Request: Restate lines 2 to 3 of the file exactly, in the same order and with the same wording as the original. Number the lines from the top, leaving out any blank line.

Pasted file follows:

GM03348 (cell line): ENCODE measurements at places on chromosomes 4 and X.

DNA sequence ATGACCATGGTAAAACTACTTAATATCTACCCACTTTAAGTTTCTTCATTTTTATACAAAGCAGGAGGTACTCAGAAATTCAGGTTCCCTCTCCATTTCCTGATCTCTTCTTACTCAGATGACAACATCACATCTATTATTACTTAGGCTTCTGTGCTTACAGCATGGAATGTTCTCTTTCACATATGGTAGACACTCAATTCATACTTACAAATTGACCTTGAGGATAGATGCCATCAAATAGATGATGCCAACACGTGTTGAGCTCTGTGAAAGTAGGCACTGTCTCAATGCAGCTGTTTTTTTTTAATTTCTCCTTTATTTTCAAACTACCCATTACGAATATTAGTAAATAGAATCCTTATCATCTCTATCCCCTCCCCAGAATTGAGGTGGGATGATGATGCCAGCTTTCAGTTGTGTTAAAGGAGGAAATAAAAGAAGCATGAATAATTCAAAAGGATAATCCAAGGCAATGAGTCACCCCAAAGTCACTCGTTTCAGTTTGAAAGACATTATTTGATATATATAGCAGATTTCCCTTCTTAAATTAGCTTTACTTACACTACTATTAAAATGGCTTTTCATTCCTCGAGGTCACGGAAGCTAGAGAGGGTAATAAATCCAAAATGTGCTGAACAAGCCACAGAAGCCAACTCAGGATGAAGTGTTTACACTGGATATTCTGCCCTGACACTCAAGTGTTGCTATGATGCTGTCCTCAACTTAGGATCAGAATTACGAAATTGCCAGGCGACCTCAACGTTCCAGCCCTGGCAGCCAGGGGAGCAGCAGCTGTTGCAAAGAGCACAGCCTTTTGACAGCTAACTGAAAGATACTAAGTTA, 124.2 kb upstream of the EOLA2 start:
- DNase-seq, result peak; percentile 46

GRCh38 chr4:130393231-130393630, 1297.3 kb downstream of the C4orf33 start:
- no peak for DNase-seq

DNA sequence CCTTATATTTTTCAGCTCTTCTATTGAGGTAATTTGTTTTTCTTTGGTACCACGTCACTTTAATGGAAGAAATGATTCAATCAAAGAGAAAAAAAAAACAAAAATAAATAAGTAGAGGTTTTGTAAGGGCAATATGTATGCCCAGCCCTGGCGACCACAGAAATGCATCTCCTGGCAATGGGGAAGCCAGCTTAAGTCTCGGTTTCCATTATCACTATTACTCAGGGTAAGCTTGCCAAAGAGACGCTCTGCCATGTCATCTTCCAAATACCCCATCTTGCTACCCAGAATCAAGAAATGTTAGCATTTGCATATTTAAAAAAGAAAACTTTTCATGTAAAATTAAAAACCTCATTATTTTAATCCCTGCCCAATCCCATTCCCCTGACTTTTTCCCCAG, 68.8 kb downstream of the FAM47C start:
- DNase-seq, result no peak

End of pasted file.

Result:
DNA sequence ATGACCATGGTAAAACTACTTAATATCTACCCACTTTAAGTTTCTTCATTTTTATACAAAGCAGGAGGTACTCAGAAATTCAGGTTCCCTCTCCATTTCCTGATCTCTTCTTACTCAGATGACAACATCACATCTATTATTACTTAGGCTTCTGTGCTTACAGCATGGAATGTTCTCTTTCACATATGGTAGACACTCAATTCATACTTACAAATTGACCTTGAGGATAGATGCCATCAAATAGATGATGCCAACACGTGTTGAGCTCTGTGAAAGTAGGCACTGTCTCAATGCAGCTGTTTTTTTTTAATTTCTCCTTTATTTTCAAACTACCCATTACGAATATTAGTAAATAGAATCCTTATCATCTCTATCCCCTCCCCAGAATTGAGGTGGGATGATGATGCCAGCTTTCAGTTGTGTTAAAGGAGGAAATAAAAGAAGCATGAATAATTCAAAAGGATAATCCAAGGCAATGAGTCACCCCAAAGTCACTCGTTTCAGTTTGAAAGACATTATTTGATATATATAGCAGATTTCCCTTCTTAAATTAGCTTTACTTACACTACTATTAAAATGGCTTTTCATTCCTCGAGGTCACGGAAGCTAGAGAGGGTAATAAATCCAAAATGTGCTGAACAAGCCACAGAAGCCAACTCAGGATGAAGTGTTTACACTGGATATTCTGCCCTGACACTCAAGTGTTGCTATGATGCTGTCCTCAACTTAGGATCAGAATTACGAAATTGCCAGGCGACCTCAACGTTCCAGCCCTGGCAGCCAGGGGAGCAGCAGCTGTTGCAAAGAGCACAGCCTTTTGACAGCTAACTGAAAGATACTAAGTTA, 124.2 kb upstream of the EOLA2 start:
- DNase-seq, result peak; percentile 46